Lance McAlister

Lance McAlister

Lance McAlister covers everything in Cincinnati sports! Host of sports talk on Cincinnati News Radio 700WLW and ESPN 1530!Full Bio


Perception vs Reality: Bengals vs Reds and the pass from media and fans?

Perception and criticism: Bengals vs Reds, Brown vs Castellini

The above tweet I received last week was another reminder of a growing sense the Reds and Bob Castellini get a pass when compared to the scrutiny, criticism and heat put on the Bengals and Mike Brown.

I decided to take a look at both franchise over the last 15 seasons since the Castellini group purchased the Reds 15 years ago today:

January 19, 2006: MLB owners unanimously approve the November transaction in which Bob Castellini and two other Cincinnati businessmen bought control of the Reds from previous owner Carl Lindner. According to reports, the trio, which includes investors Thomas Williams and William Williams Jr., acquired approximately 70 percent ownership of baseball's oldest franchise, believed to be valued at an estimated $270

Reds since 2006:
Regular season record: 1,110-1,218 (47.6%) Winning seasons: 4. Playoff appearances: 4. Playoff series wins: 0.

Bengals since 2006:
Regular season record: 110-126-4 (46.6%) Winning seasons: 6. Playoff appearances: 6. Playoff wins: 0.

In fact, the Bengals made the playoffs five consecutive seasons (2011-2015) while the Reds have made the playoffs five times in the last 25 years.

Questions: Does the fan criticism and pushback directed towards each team match those numbers?

For years, I've believed the Reds have created goodwill that has bought them patience, understanding and even sympathy from the city and fans.

The Bengals have rarely, if ever, received that type of treatment in this town, at least over the last nearly 30 years.


I believe there are several reasons:

*The Reds had about a 100 year head start over the Bengals in working their way into the DNA of the city. The Reds were baseball's first franchise in 1869. The Bengals arrived in town in 1968.

*The Reds have long been viewed as part of the fabric of our community. The Reds are summer fun and family. Reds baseball is Cincinnati to the rest of the country. The Bengals, meanwhile, have been viewed by many as a dark, cold, business, the Brown family business: Cheap, void of emotions, detached and distanced from fans, resistant to change, unwilling to catch up with the rest of the NFL. 

*The Reds have won championships. They have the aura of the Big Red Machine of the 1970's and back-to-back World Series titles in 1975-76. They have Hall of Famers. They have magical and historical moments the city has celebrated and continues to be proud of.

*The Reds been able to celebrate that success and connect it with their fan base. That includes the Reds Hall of Fame, the retiring of numbers and unveiling of statues at GABP.

*The Reds have been able to promote their product with fan events like Redsfest and the Reds Caravan that travels more than 3,800 miles with stops in five states over four days. The four Caravan tours travel through Ohio, Indiana, Kentucky, West Virginia and Tennessee to spread the word about Reds baseball.

*The Reds continue to do more with their game-day experience at GABP than the Bengals at PBS.

*The Reds have a community outreach program, Reds Community Fund, which has had a big impact on the local scene.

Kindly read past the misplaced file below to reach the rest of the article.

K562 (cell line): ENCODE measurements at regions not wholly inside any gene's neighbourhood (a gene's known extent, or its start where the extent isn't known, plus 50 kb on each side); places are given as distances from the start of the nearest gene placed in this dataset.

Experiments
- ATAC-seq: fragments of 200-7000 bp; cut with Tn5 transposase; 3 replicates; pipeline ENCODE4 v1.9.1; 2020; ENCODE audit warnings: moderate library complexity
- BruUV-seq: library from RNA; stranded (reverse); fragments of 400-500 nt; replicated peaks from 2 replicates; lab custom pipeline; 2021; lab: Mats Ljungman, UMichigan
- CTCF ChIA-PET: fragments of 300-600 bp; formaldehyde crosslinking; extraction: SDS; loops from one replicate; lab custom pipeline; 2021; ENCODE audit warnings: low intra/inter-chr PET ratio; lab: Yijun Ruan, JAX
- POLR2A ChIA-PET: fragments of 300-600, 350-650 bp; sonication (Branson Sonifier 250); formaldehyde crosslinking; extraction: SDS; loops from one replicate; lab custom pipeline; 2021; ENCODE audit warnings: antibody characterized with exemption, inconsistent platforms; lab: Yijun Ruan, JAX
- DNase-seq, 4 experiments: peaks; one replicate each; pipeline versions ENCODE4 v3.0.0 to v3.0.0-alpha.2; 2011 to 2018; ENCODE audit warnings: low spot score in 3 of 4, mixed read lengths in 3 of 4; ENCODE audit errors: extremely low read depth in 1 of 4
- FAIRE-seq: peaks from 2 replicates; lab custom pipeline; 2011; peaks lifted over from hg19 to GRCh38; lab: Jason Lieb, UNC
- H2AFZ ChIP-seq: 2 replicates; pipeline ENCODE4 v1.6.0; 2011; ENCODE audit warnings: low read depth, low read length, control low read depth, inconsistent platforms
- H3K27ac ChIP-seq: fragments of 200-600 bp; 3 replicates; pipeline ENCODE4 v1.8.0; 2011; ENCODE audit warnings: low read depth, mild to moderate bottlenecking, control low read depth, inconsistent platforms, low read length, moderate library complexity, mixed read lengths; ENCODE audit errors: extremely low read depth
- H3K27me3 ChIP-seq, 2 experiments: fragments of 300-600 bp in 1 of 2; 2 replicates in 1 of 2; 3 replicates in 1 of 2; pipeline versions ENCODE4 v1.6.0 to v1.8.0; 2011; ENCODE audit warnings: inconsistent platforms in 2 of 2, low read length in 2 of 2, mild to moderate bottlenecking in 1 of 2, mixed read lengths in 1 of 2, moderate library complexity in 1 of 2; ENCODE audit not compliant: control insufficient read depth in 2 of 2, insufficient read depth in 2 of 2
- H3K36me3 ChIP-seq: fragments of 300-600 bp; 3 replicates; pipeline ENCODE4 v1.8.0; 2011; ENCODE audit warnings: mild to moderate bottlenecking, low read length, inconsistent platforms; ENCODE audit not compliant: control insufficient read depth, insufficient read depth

*The Reds have the deck stacked against them based on the structure of their sport. The Reds play in a small market on an uneven playing field. MLB does not have a salary cap. The Bengals play in a league with a salary cap and an even distribution of national TV money. MLB has individual team TV contracts based on market size.

*The Bengals have mostly been hesitant and/or resistant to celebrating the history of the franchise.

*The Bengals offered us the lost decade of the 90's, which fans still carry the scars of. The period of futility left the Bengals as a national laughing stock and a punchline for jokes. The team went from 1991 to 2004 without, not only a playoff appearance, but a winning season. They have gone 30 years since their last playoff win.

*The Bengals continue to bear the biggest brunt of backlash for the stadium deal, a half-percent sales tax increase to pay for: Great American Ballpark and Paul Brown Stadium. It is considered the worst stadium deal in American history.

Having said all of this, I believe the Reds are using up a great deal of the goodwill they have created over the years.

Fans got worn out by the rebuild and tired of the losing. Now they wonder how the Reds 'went for it' for one year in 2020 but are now reallocating, if not rebuilding, again. All of this is unfolding while the value of the franchise has gone from $275M when purchased by Castellini in 2006 to $1.2B in the most recent report from Forbes.

The Reds have had losing seasons in 16 of the last 20 seasons. They have just nine winning seasons, five playoff appearances and one playoff series win in the 30 seasons since winning the 1990 World Series. They have not won a playoff series since 1995.

There's a generation of Reds fans that don't know much winning. The BRM fans are getting older. Riverfront was the place to be. Greatness was witnessed night in and night out. I'm a product of the BRM. Winning was burned into my brain. To have seen and appreciate a World Series title in Cincinnati you have to be around 38 years old. You have to be around 33 years old to have witnessed a winning playoff series. What about everyone younger?

Does fan critique, criticism and pushback directed towards the Reds and Bengals match all these numbers?

I think we can have a pretty good discussion about this tonight at 6pm on Sports Talk.

Can't wait to discuss? Join on conversation on my Facebook page HERE

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